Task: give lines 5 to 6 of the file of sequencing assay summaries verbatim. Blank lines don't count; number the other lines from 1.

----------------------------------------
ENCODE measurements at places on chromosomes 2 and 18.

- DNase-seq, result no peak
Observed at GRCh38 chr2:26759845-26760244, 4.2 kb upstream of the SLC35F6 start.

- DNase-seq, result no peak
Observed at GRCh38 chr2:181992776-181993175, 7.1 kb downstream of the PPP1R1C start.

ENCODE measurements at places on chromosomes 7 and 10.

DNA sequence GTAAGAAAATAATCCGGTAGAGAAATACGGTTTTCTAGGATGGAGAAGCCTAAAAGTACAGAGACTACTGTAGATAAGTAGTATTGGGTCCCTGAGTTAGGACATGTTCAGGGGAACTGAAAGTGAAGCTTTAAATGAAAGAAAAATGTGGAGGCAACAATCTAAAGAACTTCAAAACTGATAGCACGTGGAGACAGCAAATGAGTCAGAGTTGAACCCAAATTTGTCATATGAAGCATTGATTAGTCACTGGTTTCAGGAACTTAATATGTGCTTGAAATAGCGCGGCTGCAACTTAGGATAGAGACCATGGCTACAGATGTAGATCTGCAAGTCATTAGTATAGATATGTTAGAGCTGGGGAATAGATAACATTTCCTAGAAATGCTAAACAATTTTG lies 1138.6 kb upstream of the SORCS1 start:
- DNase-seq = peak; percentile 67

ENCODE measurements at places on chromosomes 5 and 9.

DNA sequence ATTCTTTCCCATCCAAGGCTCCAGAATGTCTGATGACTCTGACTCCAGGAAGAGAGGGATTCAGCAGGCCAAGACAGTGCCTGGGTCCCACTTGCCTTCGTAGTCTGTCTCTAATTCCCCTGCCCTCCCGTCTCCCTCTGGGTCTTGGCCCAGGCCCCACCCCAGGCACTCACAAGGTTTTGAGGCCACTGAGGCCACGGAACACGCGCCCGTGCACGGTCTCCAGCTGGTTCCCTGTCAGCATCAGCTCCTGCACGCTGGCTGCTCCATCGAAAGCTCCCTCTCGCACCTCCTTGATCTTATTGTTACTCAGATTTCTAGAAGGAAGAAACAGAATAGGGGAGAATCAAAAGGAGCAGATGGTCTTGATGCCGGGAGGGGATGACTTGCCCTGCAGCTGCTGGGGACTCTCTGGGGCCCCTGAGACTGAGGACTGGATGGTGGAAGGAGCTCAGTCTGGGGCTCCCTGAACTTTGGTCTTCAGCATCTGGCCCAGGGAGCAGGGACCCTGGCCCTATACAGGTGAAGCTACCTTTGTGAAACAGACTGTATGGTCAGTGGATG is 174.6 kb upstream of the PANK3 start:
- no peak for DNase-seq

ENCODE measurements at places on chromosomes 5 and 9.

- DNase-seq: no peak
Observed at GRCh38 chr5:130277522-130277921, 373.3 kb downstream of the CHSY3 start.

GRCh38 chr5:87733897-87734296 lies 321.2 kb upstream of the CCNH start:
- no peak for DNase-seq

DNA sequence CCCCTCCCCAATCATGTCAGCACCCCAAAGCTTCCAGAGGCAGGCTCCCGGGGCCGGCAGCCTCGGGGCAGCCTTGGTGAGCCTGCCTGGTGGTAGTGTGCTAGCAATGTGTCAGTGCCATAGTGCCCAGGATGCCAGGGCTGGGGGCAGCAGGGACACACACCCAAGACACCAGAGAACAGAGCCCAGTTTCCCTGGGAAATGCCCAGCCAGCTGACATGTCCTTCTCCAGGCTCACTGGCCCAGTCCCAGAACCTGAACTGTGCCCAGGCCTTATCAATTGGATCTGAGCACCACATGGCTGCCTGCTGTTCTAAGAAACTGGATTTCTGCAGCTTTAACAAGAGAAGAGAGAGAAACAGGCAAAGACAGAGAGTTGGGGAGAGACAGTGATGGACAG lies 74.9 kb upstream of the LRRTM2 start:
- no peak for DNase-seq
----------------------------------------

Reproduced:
Observed at GRCh38 chr2:181992776-181993175, 7.1 kb downstream of the PPP1R1C start.

ENCODE measurements at places on chromosomes 7 and 10.